Demand and supply refers to the interplay of the economic behavior of producers and consumers. The dynamics of demand and supply determine how much of a good will be provided and purchased at a specific price. Consumers tend to buy more of an item if its price is lower, while suppliers tend to offer more of an item for sale if its price is higher. The range of prices and quantities demanded is represented by a demand curve, which plots the change in quantity demand as prices change. The range of prices and quantities supplied is represented by a supply curve, which plots the change in quantity supplied as prices change. The price where the two curves intersect produces an equilibrium at which all of the good that is offered will be purchased. When the price or the quantity deviates from this market equilibrium, the price or quantity will exhibit a tendency over time to return to the equilibrium level. A number of factors can shift the demand or supply curves rightward (inceasing) or leftward (decreasing), causing the equilibrium point to shift.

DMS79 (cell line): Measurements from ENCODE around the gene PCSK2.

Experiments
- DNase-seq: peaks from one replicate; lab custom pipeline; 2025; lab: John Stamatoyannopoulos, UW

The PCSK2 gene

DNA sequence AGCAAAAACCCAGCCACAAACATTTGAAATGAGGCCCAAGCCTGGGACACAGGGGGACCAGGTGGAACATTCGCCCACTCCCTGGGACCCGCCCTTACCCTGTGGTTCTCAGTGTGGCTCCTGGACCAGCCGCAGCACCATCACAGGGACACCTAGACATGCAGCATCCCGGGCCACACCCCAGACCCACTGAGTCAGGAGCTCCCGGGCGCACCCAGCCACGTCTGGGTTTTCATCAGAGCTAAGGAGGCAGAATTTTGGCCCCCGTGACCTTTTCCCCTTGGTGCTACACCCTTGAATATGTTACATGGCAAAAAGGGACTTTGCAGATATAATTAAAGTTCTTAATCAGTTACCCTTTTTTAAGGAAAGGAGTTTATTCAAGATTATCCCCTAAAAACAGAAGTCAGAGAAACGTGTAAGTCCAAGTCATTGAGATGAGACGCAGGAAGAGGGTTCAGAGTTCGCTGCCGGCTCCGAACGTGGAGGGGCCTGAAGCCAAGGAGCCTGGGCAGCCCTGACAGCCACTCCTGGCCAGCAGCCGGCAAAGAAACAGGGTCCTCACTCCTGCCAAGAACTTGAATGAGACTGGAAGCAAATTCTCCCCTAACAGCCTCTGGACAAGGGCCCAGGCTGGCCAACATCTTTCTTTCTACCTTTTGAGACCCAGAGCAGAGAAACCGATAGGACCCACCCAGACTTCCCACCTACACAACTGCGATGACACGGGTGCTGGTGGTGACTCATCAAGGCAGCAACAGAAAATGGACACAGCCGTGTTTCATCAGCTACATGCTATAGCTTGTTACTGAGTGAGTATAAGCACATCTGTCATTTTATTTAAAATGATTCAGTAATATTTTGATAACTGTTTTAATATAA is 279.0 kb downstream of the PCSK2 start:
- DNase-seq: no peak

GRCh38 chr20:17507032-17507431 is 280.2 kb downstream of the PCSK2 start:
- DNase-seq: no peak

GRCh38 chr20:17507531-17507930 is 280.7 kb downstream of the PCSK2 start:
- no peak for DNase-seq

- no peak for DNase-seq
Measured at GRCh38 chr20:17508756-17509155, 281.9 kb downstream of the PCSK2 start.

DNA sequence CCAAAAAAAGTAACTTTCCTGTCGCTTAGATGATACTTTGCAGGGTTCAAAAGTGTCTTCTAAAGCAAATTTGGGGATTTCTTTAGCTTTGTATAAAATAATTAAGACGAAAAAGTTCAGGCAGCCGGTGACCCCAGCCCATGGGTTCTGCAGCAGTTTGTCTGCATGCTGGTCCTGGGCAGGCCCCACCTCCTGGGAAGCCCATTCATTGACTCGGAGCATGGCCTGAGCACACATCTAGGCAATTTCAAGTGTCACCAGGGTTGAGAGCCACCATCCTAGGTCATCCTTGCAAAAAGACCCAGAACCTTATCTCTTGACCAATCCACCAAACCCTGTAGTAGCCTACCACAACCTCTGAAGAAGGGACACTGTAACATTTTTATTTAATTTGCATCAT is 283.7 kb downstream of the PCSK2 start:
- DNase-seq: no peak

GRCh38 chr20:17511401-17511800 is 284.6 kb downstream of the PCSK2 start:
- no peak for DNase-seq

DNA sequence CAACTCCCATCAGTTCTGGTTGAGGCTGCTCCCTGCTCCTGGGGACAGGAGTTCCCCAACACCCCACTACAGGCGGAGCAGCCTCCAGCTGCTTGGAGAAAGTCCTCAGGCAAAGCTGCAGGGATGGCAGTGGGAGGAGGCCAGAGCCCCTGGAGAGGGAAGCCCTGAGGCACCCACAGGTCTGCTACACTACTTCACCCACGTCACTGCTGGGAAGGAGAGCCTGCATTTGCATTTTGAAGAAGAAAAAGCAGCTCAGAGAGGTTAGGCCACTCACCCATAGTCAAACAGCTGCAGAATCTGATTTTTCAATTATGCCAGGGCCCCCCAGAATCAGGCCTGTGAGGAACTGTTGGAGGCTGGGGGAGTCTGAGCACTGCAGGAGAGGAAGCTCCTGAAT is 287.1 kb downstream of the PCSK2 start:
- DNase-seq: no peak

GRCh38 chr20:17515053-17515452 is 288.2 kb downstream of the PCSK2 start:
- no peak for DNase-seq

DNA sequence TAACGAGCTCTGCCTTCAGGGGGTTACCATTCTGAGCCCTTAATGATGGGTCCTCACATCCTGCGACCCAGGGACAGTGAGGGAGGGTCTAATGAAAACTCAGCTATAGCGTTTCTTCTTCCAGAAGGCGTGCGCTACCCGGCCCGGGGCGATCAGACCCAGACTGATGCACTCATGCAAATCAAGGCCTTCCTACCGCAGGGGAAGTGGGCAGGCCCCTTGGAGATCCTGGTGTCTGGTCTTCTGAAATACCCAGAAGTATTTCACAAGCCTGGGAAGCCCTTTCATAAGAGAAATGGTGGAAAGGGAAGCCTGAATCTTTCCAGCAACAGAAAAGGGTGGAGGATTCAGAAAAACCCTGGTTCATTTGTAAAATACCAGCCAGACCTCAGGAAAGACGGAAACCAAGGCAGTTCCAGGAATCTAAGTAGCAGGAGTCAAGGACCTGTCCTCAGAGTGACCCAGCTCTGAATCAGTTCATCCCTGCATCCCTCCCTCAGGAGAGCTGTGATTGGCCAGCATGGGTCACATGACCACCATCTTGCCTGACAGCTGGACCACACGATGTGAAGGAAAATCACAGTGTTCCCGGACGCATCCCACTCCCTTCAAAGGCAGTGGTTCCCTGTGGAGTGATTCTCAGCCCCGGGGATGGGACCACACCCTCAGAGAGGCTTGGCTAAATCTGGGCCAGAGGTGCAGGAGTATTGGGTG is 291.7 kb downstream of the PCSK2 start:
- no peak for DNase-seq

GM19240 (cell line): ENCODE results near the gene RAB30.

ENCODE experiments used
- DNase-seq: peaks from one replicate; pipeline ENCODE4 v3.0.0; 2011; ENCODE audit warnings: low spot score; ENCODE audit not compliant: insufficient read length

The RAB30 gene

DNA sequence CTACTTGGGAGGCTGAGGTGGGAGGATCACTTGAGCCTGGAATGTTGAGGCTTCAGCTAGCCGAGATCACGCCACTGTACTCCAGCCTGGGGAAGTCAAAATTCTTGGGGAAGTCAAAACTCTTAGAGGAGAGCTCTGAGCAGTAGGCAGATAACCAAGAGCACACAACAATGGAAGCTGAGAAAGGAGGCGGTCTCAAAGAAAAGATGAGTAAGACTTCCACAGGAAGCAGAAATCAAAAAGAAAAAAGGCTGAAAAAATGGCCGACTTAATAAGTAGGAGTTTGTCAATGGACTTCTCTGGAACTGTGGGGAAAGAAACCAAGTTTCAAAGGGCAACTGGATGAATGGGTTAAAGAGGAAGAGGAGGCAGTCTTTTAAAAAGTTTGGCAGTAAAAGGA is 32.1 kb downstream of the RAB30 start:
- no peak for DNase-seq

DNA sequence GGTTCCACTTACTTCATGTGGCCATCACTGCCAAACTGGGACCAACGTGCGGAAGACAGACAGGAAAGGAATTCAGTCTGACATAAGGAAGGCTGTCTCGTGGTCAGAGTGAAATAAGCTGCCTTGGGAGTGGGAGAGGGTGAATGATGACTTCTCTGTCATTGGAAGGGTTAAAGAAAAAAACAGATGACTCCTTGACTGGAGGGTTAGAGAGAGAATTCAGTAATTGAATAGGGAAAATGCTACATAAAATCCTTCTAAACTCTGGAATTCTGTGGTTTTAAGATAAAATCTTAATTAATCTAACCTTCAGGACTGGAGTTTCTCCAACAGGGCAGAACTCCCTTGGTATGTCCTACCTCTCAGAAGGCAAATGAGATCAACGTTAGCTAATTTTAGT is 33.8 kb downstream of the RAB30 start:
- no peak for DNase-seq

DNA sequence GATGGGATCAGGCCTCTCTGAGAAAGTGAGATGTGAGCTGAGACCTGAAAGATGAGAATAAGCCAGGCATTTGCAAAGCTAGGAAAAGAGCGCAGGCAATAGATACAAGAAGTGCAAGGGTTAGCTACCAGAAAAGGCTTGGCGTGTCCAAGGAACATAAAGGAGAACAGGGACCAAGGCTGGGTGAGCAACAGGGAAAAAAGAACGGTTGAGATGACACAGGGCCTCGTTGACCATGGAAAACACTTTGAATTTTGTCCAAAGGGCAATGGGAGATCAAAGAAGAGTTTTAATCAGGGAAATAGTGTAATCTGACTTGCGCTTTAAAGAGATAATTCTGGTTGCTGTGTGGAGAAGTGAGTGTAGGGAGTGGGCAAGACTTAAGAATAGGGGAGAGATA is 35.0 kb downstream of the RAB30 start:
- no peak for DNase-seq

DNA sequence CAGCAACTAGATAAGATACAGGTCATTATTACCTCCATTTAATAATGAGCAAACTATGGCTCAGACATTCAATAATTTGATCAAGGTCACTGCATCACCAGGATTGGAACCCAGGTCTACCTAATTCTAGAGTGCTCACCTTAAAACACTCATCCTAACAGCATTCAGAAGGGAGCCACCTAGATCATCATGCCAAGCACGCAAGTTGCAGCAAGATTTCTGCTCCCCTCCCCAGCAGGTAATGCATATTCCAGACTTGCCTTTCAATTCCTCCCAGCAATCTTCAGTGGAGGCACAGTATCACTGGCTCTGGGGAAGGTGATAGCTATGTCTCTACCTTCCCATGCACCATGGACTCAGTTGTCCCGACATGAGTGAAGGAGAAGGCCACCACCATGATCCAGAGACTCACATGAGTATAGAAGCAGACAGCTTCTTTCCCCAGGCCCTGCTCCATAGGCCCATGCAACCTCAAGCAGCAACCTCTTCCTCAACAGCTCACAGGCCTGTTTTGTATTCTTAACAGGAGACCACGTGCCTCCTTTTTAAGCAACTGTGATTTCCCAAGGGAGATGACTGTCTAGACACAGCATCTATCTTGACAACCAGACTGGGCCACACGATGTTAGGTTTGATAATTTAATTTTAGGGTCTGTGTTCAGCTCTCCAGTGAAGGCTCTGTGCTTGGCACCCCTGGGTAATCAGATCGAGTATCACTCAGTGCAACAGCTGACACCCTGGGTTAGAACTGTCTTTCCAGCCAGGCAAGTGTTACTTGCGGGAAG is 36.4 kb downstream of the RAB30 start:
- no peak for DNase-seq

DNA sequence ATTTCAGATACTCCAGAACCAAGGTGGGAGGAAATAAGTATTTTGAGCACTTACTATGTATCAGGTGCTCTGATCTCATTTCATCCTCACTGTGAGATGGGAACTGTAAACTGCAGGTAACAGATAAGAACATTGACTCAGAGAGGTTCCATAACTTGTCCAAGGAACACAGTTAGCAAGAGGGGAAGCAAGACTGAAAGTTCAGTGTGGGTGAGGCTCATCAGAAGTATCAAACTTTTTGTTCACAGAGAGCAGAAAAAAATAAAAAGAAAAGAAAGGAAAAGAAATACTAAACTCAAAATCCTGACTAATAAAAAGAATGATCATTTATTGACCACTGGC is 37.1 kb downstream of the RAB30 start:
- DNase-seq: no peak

At A Glance
Supply is the amount of a good that producers are willing to offer for sale at a range of different prices.
- A supply curve links combinations of prices and quantities supplied for a specific seller or market.
Quantity supplied is the quantity of a good that producers offer for sale at a specific price.
- The law of supply states as the price of a good rises, the quantity supplied will increase.
- Several factors can shift the supply curve.
Demand describes the desire and ability of consumers to purchase a good at a range of different prices.
- A demand curve links combinations of prices and quantities demanded for a specific person or market.
Quantity demanded is the quantity of a good that consumers are willing to buy at a specific price.
- The law of demand states price and quantity demanded are inversely related. As the price rises the quantity demanded falls, and when the price falls the quantity demanded rises, all other factors held constant.
- Various factors can shift the demand curve to the right or to the left.
- The demand for normal goods rises as consumer income increases. Inferior goods are those for which demand falls as consumer income rises.
- Demand for a good increases and the demand curve shifts to the right when the price of a substitute good increases. Demand for a good falls and the demand curve shifts to the left when the price of a complement rises.
Market equilibrium (market clearing) occurs when the quantity demanded equals the quantity supplied at the intersection of the supply and demand curves.
- A shortage occurs when the quantity demanded for a good exceeds the quantity supplied at a specific price. A surplus occurs when the quantity supplied of a good exceeds the quantity demanded at a specific price.
Market equilibrium can change if there is a shift in supply, a shift in demand, or both.